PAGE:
Are Candles Carcinogenic? Here’s the Tough Truth

Are Clean Cotton and Sparkling Cinnamon slowly killing us all?

Originally Published: 
A hand carefully lights a red candle, a symbol of warmth and festivity, against a soft-focus backgro...
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Post-holiday season, it’s likely you’ve accumulated some scented candles, some of which you just might regift to an acquaintance. But for all the cozy vibes and redolent scents candles offer, are they bad for our health? After all, they do involve active combustion and a release of fragrance molecules — all in an enclosed space. Here’s the lowdown on candles, health, and longevity.

Are candles bad for your health?

Technically, candles fall under the umbrella of air pollutants, emitting two types of adulterants. One is called particulate matter (PM), which comprises all airborne, breathable particles like soot. Of particular interest is PM2.5, meaning each particle is less than 2.5 micrometers in diameter. These minute pollutants are so small that once inhaled, they can embed themselves deep within your organs, contributing to inflammation.

Then there are volatile organic compounds, which are natural chemicals that can evaporate into thin air. They can also irritate the lungs and airways. Candles don’t pollute at the same scale as, say, cars, but scientists are quick to point out that burning anything indoors will result in a higher concentration of something that wasn’t there before.

“I think it would be almost impossible to not make some sort of indoor pollution with any type of candle,” says Michael Bergin, a civil and environmental engineering professor at Duke University. No matter what kind of candle you’ve got, it’s going to add something to the air around you.

How big of an effect these pollutants have on our health is another question. Currently, there are not many studies that have looked into the short or long-term health effects of burning candles. One 2014 study published in the journal Regulatory Toxicology and Pharmacology concluded that “under normal conditions of use, scented candles do not pose known health risks to the consumer.” Overall, though, there is a dearth of solid long-term epidemiological studies and mixed results from what’s available, says Jeffrey Laskin, a professor of environmental and occupational health at Rutgers University.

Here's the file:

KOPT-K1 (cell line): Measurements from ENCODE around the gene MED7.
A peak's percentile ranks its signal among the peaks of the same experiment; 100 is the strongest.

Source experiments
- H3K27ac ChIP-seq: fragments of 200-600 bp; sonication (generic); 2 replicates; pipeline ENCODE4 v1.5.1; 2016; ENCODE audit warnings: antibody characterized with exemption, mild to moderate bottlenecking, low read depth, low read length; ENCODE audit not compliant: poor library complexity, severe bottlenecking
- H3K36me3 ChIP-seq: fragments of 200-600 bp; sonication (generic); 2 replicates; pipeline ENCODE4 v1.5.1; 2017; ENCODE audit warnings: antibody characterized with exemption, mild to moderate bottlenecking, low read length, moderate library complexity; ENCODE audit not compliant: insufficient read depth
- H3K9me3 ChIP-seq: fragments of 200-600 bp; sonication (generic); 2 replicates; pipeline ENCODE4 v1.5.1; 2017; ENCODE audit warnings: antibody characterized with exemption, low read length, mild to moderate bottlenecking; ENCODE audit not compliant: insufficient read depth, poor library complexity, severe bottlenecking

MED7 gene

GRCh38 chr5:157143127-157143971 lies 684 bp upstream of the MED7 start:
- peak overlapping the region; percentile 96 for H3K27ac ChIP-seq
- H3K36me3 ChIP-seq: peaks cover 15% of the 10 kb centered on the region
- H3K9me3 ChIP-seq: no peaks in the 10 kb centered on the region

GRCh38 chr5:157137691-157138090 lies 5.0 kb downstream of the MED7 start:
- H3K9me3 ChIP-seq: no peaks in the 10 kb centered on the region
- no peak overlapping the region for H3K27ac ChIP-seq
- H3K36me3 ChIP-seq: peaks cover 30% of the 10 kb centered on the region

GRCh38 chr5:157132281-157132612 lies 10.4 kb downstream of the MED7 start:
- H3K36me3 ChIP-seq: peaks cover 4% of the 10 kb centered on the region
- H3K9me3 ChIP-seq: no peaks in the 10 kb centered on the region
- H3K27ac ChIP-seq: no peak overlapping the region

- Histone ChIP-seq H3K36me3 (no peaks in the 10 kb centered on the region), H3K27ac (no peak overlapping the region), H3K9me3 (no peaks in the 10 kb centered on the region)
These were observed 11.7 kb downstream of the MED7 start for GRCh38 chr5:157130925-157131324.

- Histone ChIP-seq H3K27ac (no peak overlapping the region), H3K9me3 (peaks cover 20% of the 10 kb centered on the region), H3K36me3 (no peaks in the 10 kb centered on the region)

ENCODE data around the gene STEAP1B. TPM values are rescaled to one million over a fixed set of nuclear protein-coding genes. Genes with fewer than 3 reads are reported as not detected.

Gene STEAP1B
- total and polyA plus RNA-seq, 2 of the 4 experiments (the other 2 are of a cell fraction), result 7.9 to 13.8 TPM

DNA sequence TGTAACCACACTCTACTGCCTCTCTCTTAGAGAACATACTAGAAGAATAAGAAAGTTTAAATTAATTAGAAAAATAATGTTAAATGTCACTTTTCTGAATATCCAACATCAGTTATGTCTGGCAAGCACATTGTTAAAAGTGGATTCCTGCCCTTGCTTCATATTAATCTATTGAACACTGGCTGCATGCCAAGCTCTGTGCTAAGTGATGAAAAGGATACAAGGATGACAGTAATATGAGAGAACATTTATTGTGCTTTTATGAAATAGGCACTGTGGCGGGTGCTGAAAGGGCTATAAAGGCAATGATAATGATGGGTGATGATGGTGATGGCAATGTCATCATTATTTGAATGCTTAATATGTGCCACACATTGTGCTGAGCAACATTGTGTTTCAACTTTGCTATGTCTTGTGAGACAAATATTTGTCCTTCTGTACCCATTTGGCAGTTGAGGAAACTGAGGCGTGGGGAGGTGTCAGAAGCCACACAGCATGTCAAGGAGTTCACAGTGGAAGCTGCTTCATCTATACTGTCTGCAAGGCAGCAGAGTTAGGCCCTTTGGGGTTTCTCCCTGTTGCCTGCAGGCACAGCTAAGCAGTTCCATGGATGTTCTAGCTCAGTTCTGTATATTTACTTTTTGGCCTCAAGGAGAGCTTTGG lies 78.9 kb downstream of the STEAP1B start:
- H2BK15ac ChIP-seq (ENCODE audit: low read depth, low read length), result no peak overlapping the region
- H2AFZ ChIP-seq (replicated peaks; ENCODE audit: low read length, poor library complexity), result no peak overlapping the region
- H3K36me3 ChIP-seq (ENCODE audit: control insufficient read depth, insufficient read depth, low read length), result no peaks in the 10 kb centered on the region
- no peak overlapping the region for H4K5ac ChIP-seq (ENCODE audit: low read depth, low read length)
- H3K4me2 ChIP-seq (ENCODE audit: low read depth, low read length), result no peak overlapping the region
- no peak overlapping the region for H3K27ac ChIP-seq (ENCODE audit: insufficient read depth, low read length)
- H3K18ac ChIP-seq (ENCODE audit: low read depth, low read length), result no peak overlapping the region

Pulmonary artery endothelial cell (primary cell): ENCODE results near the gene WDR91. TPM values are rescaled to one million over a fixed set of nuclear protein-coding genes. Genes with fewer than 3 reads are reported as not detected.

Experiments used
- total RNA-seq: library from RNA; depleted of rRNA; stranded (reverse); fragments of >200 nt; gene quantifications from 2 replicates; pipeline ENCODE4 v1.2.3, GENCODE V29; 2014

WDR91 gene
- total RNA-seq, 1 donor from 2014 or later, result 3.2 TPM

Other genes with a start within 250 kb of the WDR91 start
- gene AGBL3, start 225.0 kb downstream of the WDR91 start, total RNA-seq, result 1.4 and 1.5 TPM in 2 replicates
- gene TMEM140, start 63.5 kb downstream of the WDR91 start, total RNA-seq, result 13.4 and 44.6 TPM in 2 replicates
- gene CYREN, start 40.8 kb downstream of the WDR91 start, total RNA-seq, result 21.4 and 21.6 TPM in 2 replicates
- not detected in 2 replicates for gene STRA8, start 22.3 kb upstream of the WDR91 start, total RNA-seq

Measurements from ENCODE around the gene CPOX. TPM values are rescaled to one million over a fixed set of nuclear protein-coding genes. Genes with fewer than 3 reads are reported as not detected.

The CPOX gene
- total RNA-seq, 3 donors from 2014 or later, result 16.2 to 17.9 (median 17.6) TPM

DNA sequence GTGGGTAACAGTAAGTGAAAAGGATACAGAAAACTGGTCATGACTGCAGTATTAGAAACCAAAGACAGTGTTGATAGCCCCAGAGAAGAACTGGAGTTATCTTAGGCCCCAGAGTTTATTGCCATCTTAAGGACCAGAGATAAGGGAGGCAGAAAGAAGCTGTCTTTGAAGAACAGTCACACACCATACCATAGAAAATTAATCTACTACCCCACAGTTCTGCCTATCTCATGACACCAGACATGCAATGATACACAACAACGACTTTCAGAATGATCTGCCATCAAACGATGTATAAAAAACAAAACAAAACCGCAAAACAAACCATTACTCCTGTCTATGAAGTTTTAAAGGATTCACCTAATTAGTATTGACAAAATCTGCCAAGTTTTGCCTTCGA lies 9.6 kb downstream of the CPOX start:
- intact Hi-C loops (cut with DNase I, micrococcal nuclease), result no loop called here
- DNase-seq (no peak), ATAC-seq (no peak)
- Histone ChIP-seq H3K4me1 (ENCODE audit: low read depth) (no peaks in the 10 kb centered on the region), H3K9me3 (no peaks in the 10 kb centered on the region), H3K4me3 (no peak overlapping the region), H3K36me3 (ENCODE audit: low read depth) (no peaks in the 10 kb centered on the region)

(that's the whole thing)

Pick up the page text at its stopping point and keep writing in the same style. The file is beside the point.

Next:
Researchers like Laskin note that these kinds of studies are difficult to accomplish because candles come in various types, such as paraffin, beeswax, or soy, with wicks made from hemp, cotton, and wood. The many permutations of wax and wick materials make for myriad combinations of PM composition and volatile organic compounds released. Room size and ventilation also influence PM concentration, which directly impacts associated health risks.

But experts roundly agree that higher-risk people, like those with asthma, would benefit from staying away from anything burning or scented, as this might trigger or aggravate symptoms.

Someone with asthma, according to Kymberly Gowdy, professor of internal medicine at The Ohio State University College of Medicine, may be more vulnerable to negative health impacts from less exposure than someone without asthma. For example, someone without asthma may find that burning several candles at once produces enough soot and fragrance to irritate their airways; for someone with asthma, even one candle may cause some respiratory distress.

Should I stop burning candles?

Those who always err on the side of caution may see this as a good reason to stop burning candles. Or, at least, they might want to ventilate better when they light a flame, limit the number of candles burned at once, or confine the length of time burned. A standard practice is to regularly trim candle wicks to a length of one-eighth to one-fourth to reduce soot output.

However, Gowdy would like to see more convincing epidemiological research. “I feel like the jury's still out,” she tells Inverse. She noted that the nonprofit European Candles Manufacturers Association collects research on candles’ emissions and chemistry, so that’s a good place for any up-to-date data or studies.

While you probably don’t want to gift candles to anyone with sensitive breathing, for most healthy people, it is unlikely to be even close to the worst thing you do for your health.

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